Thursday, May 3, 2012

Education will play a significant role in the recall election

Cuts to state's school districts will be on the minds of voters across Wisconsin

With the primary election a mere five days away, it will soon be clear which of the four Democratic challengers will face off against Gov. Scott Walker in the recall early next month. With that in mind, it's worth taking note of some of the issues that will become part of the general election debate over the next thirty-some days.

One of the biggest concerns for voters will undoubtedly be the state of education in Wisconsin. Long-established as a value citizens have held dear to for generations in the Badgerland, education has taken a huge hit since Walker took office, with nearly $800 million in cuts across Wisconsin as part of his budget. That amounts to more than $635 cut per student, and is the largest cut to education ever seen in the state.

What's more, Walker also limited how local districts could raise funds to help schools. In the end, the governor's "reforms" resulted in a $1.6 billion shortfall for districts statewide.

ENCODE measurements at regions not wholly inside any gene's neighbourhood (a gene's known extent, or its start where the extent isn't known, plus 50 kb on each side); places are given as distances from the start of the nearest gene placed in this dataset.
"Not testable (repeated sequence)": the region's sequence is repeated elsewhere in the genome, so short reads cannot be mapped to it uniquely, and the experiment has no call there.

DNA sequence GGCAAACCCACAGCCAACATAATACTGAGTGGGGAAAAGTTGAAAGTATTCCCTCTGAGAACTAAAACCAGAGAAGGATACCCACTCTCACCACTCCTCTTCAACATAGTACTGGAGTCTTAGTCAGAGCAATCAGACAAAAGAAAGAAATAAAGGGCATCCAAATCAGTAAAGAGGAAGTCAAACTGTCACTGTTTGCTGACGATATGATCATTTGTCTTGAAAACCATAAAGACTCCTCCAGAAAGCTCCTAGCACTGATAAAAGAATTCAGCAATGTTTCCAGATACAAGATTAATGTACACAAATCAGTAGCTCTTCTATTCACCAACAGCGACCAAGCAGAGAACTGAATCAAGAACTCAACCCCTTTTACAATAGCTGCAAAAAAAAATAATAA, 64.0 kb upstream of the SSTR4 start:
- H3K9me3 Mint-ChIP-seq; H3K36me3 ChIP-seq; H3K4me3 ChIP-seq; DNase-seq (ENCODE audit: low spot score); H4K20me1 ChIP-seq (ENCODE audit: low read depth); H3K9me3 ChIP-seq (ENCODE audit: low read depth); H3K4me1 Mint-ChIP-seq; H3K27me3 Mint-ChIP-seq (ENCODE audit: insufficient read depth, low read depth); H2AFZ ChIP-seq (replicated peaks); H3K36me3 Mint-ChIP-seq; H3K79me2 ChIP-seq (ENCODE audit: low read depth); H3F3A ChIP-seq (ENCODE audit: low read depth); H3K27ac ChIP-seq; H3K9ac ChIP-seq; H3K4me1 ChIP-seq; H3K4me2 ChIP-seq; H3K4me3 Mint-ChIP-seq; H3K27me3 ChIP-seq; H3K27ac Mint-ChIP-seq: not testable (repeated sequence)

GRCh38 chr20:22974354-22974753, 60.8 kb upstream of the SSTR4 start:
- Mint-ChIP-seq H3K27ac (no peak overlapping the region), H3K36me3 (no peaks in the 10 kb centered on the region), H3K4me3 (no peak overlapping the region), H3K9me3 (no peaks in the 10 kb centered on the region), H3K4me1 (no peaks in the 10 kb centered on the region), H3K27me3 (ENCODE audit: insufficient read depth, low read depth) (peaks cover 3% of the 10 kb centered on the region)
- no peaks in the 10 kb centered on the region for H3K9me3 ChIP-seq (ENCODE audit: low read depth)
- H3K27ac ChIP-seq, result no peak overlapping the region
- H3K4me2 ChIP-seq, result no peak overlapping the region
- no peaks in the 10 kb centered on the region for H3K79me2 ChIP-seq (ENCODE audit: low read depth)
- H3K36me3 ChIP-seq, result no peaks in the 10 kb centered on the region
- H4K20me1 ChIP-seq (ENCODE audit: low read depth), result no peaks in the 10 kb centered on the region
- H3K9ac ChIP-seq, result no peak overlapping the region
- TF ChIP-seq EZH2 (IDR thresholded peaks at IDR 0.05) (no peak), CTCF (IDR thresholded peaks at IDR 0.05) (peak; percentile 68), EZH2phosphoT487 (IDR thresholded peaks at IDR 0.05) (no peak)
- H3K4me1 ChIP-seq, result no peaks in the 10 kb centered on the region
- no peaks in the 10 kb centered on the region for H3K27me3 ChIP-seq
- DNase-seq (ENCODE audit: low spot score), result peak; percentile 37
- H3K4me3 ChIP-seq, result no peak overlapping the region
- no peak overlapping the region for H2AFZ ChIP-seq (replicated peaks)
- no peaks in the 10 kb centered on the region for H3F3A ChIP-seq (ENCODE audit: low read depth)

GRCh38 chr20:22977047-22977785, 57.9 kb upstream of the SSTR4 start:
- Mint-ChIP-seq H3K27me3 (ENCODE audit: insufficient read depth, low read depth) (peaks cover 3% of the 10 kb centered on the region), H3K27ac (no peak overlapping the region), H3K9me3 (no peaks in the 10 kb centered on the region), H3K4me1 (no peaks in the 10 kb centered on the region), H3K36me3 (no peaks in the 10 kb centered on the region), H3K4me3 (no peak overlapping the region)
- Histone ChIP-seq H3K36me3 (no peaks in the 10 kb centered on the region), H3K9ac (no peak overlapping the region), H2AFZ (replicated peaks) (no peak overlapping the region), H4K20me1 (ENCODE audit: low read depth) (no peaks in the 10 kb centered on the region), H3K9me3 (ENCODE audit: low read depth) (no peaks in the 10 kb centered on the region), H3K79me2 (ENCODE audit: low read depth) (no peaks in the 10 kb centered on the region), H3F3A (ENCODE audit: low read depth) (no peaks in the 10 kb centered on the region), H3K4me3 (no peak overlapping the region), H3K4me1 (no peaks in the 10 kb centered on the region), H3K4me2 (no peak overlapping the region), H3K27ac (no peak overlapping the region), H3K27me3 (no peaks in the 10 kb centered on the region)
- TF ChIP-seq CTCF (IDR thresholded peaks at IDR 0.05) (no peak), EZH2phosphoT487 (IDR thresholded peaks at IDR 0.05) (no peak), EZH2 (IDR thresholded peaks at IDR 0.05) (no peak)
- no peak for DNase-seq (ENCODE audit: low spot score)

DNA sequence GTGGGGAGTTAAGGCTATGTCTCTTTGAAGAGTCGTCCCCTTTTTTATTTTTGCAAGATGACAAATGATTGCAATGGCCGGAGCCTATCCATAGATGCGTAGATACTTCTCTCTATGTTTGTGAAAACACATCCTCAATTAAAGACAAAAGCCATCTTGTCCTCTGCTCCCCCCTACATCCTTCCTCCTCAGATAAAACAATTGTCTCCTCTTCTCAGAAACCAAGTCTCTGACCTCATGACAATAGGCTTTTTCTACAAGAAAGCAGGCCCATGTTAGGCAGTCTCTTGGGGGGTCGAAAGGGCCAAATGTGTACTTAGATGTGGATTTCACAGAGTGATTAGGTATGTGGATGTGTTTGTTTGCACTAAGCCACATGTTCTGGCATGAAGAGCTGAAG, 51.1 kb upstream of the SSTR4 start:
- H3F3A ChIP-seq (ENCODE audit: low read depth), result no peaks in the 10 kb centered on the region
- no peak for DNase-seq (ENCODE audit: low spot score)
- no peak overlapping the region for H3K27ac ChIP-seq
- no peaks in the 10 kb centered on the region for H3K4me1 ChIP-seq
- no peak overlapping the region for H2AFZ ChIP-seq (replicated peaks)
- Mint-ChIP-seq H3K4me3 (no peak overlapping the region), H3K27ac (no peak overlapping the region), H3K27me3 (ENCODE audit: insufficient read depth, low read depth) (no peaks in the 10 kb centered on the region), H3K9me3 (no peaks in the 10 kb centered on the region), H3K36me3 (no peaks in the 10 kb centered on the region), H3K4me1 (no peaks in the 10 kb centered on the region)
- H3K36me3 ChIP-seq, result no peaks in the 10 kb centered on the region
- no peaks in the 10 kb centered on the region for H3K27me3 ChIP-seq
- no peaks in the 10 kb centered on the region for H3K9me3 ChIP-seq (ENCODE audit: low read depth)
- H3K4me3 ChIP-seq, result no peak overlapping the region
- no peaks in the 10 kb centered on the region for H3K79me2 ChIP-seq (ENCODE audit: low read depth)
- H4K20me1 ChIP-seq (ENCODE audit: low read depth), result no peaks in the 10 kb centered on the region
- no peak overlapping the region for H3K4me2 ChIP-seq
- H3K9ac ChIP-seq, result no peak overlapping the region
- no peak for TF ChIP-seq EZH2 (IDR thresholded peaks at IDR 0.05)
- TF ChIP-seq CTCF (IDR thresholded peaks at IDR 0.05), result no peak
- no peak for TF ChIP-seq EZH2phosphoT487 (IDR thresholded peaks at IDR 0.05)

Recent polling suggests that education is among the spending items that voters of the state support for the most part. For example, within the Marquette Law School poll released earlier this week, two-thirds of respondents opposed cutting education as a means to balancing the budget, including 63 percent of independents (and even four out of every ten Republicans).

Democrats would be wise to capitalize on the subject, an issue that seems to transcend partisan lines. Tom Barrett, for instance, who currently leads the Democratic primary candidates for governor in the polls, isn't shy to mention his wife is an educator.

To be sure, throwing wads of cash towards schools won't improve education on its own -- investments in education need to make sense, and resources provided to schoolchildren and their teachers require value beyond aesthetic appeal. But removing funding (especially at the rate that Scott Walker did) will without a doubt result in a reduced quality of learning for our children, as teachers' positions will be cut and resources end up depleted in our schools.

The value Wisconsin holds on education is one of striving towards exceptionalism, an uncompromising belief that a strong standard of learning will create a better society for us in the long run. That standard took a heavy beating when Scott Walker came to power.

And the longer he stays in office, the lower that standard will become.

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